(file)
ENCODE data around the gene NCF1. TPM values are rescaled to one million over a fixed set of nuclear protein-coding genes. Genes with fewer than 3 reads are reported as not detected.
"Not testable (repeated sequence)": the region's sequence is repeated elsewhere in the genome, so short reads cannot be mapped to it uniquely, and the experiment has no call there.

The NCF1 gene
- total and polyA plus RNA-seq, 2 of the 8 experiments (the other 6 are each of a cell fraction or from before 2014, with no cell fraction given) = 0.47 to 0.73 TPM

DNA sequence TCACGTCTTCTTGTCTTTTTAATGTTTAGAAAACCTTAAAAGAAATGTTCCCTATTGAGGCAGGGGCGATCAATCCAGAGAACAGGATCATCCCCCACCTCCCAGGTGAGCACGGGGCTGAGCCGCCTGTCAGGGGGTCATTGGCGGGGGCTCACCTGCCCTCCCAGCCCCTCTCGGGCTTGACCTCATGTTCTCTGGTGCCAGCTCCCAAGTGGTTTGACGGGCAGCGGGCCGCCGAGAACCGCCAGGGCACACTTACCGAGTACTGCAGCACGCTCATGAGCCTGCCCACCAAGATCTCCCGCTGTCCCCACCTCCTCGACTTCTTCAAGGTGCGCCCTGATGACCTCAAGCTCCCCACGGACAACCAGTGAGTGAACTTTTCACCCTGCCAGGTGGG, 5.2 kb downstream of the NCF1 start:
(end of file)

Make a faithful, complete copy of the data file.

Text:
ENCODE data around the gene NCF1. TPM values are rescaled to one million over a fixed set of nuclear protein-coding genes. Genes with fewer than 3 reads are reported as not detected.
"Not testable (repeated sequence)": the region's sequence is repeated elsewhere in the genome, so short reads cannot be mapped to it uniquely, and the experiment has no call there.

The NCF1 gene
- total and polyA plus RNA-seq, 2 of the 8 experiments (the other 6 are each of a cell fraction or from before 2014, with no cell fraction given) = 0.47 to 0.73 TPM

DNA sequence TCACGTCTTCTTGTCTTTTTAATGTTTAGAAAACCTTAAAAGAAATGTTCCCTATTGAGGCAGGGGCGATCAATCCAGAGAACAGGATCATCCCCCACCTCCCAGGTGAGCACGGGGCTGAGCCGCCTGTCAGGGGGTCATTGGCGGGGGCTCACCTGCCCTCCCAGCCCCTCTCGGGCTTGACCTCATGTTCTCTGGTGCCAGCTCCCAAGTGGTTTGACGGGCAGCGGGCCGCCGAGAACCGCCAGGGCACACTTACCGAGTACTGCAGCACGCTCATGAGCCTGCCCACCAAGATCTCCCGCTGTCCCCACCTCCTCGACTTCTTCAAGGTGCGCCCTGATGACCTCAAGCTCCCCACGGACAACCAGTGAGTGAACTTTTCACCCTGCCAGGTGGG, 5.2 kb downstream of the NCF1 start: